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Summary:

Updated with comments from Twitter: Dave Winer points to a series of discussions and blog posts about Twitter allegedly limiting people to 2,000 followers. In his opinion, it is a good idea, because “the expensive thing in Twitter is distributing status messages to large numbers of […]

Updated with comments from Twitter: Dave Winer points to a series of discussions and blog posts about Twitter allegedly limiting people to 2,000 followers. In his opinion, it is a good idea, because “the expensive thing in Twitter is distributing status messages to large numbers of queues.” Actually, Twitter isn’t doing anything formal. Ev Williams, co-founder of Twitter, left a comment in response to an earlier version of a post that explains it all.

I’m afraid this has gotten confused. There is no limit to the number of followers you can have. There is a limit to the number of people you can *follow*. This is mostly to reduce spam and depends on a number of factors. More details here: (link)

In other words, there are no such limits. Earlier reports were based There is no official word from Twitter, and all on a couple of blog posts and status messages, where people reported that they were running into the 2,000 follower problem.

On their web site, the only limits Twitter talks about are: 1,000 total updates a day, 250, direct messages per day, and 100 API requests. If the San Francisco-based company is indeed going in this direction, it wouldn’t be as hard to see them adopting a fremium model. A post on Statisfaction forums indicates that the follow limits are more recent and were prompted by the nefarious Twitter-spammers, but there are some on the Twitter forum who are unhappy about any kind of limits.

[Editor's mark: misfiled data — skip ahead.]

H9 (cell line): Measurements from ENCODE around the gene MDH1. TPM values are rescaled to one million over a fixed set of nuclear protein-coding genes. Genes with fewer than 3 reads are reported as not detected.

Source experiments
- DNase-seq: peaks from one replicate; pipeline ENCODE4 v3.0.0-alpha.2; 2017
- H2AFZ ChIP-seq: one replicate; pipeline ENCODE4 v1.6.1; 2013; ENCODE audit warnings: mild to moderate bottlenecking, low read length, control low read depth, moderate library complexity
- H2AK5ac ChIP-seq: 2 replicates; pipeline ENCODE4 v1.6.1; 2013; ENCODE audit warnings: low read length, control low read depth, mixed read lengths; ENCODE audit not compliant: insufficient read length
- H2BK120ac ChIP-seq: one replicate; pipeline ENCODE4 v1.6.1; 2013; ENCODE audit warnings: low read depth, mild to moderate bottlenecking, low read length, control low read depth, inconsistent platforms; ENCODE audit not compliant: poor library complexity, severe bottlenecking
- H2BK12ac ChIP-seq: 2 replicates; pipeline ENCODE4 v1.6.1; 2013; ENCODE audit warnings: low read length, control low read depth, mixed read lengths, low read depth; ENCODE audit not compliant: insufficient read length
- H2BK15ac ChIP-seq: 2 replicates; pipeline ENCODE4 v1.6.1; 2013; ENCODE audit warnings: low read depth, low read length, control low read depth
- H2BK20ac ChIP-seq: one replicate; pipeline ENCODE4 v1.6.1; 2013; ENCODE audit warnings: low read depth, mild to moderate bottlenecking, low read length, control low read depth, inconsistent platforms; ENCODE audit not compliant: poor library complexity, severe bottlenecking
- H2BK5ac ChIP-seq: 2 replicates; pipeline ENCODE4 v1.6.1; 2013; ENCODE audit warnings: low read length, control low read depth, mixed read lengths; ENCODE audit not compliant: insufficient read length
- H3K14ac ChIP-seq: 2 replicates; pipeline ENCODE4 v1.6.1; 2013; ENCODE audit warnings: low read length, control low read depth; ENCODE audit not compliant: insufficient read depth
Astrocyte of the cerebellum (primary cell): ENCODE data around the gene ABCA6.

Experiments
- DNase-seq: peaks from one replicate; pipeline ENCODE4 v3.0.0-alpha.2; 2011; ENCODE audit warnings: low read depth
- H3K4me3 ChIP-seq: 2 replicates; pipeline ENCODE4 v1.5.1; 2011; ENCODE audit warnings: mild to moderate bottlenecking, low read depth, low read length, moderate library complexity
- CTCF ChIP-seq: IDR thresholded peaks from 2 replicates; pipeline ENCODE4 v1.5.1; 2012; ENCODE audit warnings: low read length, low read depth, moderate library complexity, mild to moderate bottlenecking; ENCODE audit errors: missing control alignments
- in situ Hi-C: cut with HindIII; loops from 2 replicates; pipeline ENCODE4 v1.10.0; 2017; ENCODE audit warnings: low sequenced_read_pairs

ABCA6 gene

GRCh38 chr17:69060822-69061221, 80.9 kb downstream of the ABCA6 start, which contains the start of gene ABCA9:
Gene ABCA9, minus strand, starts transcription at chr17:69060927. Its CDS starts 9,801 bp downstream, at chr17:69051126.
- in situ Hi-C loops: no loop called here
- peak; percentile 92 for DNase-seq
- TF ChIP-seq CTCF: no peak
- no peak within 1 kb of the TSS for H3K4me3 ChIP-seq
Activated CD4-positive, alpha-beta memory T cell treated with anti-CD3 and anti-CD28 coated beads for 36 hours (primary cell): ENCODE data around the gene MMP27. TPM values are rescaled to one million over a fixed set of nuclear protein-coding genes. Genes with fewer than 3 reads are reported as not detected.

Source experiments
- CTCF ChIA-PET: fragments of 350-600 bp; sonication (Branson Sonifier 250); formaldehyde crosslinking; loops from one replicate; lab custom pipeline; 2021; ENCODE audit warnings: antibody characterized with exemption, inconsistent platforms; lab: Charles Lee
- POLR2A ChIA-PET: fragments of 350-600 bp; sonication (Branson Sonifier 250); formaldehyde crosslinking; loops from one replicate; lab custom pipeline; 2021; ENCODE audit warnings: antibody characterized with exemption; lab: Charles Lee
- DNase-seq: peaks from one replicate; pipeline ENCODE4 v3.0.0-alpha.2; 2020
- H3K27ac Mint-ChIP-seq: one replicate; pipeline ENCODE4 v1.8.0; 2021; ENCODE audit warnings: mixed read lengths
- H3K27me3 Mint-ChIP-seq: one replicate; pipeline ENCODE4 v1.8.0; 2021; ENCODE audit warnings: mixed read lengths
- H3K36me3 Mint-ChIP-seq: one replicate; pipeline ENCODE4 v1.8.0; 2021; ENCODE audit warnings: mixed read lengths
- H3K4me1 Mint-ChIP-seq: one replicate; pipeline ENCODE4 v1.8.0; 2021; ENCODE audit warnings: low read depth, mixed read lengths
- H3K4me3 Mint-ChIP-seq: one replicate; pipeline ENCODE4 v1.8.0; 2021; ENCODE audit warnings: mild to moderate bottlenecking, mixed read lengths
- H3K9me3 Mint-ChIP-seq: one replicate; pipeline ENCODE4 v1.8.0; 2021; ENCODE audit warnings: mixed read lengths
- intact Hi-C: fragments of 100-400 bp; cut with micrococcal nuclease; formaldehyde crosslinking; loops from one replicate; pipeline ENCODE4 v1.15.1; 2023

In my blog post from May 2008 about their infrastructure problems, and how they can deal with it, I had suggested that they should limit the followers, charge for additional followers and messages.

$10 a month for 1,000 subscribers. 25,000 subscribers means someone like Scoble should be paying them around $250 a month. Let’s take it a step further. Twitter should limit people to 500 free messages a month. Any more should come in a bucket of, say, 1,000 messages for $10…. This would also fit the Freemium business model that Twitter investor Fred Wilson so loves.

Anyway, that post got mixed reactions. Some agreed and others didn’t much care for my proposed pricing structure. Regardless, if Too bad this rumor is not true, then this is a step in the right direction for the company as it helps them get a handle on their infrastructure and scaling issues.

  1. It’s not 2000 – it depends on how many people follow you, your follow rate (how many, how often), etc. More info here: http://getsatisfaction.com/twitter/topics/what_happens_if_i_hit_a_twitter_limit

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  2. @Chris Thomson

    thanks for your link. I think there is something to the “limits” today and I will check with the company in the morning. Thanks for your links.

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  3. Om, I’m afraid this has gotten confused. There is no limit to the number of followers you can have.